Maillaro: Yeah, I had a lot of the same problems.  It seems like we’re 100 or so years in the future, and somehow as a society we as LESS advanced social and morally then we are now.  For me, that is just an absolute bummer.   I am willing to give writers some leeway, but for the most part, it seemed like Vaughan was just willing to say “This is how things are.  Don’t worry about how they got there.”   I never felt like I was completely engaged with this story or these characters.

Even when they cracked open the “drone” and found a soldier in there killing one of the Two-Four, it is almost meaningless to me as a reader.  I had no connection to the killer...or the killee.  It was just like “Wow, that sucks.  Let’s move on.”   

Weaver: And that guy, whatever his name was, was pretty much the most developed member of the group.  

Maillaro: Even in the end when Amber killed the soldier to prove she was loyal.  I wasn’t sure if we were supposed to be shocked by how much Amber had “changed.” We saw her for a page or two as a kid.  And then a grown up living in the woods.  Again, I just had no connection to her at all, so the result was “I don’t care.”

Weaver: But at least we know the pre-bombing Canada of the future still has Tim Hortons.

I look on other work by Vaughan and wonder, “What happened here?”  He’s always been a terrific worldbuilder, and this world just comes at us half-assed.  I’ll admit that I’ve long been a strong critic of the “giant robot mecha” genre and that plays into things to a degree, but this is more egregious than the typical giant robot mecha since there’s so little soul to the story.  The best giant robot work contrasts them against the humanity of the people piloting them or opposing them, but this is just giant robot for giant robots’ sake.  And I’ve thought walking giant robots were a horrible idea since at least THE EMPIRE STRIKES BACK.  Cool looking, yes, but stupid in execution.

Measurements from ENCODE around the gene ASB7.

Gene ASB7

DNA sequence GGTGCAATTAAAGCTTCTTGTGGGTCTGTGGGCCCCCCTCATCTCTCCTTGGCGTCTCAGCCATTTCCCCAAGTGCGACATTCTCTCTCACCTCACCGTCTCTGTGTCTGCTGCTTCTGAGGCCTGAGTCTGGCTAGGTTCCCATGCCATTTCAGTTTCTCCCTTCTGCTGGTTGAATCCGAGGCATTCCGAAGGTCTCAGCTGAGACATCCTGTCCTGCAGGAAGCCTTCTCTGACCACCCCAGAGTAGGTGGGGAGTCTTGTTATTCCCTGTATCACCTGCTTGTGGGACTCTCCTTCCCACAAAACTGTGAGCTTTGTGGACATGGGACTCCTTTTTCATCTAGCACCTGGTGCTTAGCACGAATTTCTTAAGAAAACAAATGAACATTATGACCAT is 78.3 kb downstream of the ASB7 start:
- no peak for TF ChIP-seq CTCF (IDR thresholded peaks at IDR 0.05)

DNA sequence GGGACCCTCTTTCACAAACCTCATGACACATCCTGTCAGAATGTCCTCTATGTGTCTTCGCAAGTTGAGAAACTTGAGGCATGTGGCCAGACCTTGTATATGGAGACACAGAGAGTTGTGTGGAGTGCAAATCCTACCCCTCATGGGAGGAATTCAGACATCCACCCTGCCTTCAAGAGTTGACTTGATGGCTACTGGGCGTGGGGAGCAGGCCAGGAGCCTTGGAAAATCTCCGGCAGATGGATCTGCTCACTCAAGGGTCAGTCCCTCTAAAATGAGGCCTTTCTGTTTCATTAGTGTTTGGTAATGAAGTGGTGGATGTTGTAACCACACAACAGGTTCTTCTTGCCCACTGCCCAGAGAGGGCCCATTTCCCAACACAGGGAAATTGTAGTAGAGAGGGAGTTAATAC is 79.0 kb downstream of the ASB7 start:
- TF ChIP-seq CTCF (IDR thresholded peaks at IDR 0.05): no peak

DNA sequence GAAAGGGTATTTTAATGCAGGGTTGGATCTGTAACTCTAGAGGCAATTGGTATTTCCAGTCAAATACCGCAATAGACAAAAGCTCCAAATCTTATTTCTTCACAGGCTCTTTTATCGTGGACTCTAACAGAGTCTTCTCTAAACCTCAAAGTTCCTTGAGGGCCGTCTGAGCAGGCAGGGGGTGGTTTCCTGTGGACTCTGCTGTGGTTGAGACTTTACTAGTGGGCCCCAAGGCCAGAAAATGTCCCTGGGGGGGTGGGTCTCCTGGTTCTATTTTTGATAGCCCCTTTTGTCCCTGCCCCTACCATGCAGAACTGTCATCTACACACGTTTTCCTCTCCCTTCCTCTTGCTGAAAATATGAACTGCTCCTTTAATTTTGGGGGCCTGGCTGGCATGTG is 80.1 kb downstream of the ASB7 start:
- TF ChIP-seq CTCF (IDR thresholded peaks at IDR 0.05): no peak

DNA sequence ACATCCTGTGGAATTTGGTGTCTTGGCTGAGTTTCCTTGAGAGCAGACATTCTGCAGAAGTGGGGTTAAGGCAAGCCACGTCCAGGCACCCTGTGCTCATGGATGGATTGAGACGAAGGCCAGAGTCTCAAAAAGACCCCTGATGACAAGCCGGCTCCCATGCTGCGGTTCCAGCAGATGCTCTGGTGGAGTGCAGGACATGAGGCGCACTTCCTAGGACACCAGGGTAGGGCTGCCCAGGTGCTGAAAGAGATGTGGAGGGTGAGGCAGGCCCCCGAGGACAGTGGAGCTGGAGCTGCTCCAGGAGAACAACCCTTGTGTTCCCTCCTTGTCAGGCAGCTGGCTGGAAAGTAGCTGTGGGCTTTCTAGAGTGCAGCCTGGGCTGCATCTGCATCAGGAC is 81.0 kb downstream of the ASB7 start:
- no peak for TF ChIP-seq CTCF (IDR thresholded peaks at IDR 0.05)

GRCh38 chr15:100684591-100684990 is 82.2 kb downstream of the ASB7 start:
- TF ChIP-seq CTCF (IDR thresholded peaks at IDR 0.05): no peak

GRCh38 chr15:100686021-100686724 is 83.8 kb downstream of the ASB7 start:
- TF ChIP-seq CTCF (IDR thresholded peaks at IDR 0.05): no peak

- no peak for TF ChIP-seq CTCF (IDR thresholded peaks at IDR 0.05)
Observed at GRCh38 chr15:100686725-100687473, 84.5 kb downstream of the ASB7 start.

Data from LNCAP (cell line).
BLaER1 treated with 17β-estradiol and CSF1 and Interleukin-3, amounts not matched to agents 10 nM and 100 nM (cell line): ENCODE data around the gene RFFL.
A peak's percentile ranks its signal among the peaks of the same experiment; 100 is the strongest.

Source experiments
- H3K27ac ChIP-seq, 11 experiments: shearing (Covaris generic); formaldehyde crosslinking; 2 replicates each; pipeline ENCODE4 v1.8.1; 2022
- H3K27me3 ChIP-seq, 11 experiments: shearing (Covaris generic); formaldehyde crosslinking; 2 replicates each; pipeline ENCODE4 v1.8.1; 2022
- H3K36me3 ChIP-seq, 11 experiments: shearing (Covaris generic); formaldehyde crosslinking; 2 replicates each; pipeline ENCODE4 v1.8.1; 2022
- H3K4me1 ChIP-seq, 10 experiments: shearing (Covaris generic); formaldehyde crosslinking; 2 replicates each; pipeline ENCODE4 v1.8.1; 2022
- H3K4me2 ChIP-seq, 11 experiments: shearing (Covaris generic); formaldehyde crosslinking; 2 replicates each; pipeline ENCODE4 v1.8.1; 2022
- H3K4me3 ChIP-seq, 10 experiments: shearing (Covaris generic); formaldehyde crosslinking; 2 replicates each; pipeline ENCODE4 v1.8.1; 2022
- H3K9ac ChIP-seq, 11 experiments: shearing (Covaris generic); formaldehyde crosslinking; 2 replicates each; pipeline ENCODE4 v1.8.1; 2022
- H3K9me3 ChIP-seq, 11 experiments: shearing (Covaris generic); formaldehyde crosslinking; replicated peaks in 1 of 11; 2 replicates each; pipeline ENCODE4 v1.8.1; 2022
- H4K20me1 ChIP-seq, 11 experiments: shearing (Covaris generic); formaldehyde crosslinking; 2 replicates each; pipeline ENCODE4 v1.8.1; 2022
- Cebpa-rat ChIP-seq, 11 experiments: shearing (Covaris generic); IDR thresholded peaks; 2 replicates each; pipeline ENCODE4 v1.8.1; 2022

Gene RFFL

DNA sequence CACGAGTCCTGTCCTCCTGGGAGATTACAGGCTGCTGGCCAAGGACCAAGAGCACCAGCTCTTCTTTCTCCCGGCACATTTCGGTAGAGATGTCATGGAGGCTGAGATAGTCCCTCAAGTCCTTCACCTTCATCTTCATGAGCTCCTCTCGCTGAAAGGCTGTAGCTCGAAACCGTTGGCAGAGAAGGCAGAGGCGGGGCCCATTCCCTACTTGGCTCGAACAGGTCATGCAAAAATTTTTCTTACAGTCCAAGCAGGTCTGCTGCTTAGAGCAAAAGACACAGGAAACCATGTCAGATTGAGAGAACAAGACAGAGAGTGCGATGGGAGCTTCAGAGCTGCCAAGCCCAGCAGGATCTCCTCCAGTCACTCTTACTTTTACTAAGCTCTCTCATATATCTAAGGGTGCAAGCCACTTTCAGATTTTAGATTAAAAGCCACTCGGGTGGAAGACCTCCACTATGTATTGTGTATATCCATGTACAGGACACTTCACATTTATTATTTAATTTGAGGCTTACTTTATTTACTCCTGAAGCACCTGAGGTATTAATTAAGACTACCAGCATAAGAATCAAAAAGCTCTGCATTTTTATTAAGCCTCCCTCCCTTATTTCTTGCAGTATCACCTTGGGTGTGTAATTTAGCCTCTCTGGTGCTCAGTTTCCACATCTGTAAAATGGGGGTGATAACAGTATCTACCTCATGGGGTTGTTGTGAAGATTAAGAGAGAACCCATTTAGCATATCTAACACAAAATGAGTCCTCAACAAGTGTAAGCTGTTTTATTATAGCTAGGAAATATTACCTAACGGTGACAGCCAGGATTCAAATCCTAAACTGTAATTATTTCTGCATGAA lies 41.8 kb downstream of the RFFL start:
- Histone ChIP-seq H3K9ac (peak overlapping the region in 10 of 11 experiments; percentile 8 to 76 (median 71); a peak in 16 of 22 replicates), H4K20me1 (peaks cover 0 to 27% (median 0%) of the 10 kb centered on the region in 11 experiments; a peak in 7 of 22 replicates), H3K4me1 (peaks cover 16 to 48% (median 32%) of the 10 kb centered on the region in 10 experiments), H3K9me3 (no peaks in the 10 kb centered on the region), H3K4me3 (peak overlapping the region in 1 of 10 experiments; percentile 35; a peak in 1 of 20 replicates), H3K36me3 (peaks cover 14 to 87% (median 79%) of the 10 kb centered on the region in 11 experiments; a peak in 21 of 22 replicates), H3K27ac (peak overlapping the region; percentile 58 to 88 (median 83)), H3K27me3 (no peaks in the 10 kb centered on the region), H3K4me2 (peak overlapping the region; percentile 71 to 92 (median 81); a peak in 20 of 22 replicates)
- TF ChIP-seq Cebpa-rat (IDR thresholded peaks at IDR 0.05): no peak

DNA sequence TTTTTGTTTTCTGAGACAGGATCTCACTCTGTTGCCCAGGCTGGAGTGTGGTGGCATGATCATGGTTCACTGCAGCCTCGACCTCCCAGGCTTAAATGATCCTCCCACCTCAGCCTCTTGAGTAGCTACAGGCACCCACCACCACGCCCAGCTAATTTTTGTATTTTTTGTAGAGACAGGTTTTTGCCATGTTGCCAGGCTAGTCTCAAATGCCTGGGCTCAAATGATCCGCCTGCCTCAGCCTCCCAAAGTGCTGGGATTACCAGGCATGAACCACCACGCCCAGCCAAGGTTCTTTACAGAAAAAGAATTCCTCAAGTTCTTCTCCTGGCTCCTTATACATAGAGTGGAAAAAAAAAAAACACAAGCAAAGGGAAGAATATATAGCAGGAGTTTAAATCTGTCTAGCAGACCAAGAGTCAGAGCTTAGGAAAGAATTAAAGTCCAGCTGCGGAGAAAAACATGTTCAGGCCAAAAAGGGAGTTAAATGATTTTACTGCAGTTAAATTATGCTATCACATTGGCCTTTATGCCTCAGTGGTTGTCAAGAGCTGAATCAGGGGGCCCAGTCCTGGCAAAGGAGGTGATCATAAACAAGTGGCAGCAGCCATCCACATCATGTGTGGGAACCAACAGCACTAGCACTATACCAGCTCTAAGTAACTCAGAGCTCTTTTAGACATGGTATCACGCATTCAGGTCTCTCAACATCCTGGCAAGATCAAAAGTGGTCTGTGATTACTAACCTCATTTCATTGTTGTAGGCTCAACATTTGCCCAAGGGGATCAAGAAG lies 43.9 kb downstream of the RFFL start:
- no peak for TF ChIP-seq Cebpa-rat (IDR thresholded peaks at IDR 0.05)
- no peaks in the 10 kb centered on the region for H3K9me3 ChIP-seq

Maillaro: Other than Saga, quite a bit of Vaughan’s work I read the first few issues of as a trade (RUNAWAYS, Y: THE LAST MAN, and EX MACHINA come to mind).  I wonder if that might be the problem here.  Maybe taken in a 4 or 6 issue chunk, this works as a way to start the story.  But, as a single stand-alone first issue, it just felt like a real weak way to grab my attention.

And if you are going to have a giant robot, you need to have either TWO giant robots or a giant robot and a monster fighting it out.  A giant robot always loses to the ragtag team of plucky fighters. I am not saying it makes sense, but it always happens. But I’m okay with Voltron or Power Rangers action.  Two big things beating the crap out of each other and causing massive property damage in the process.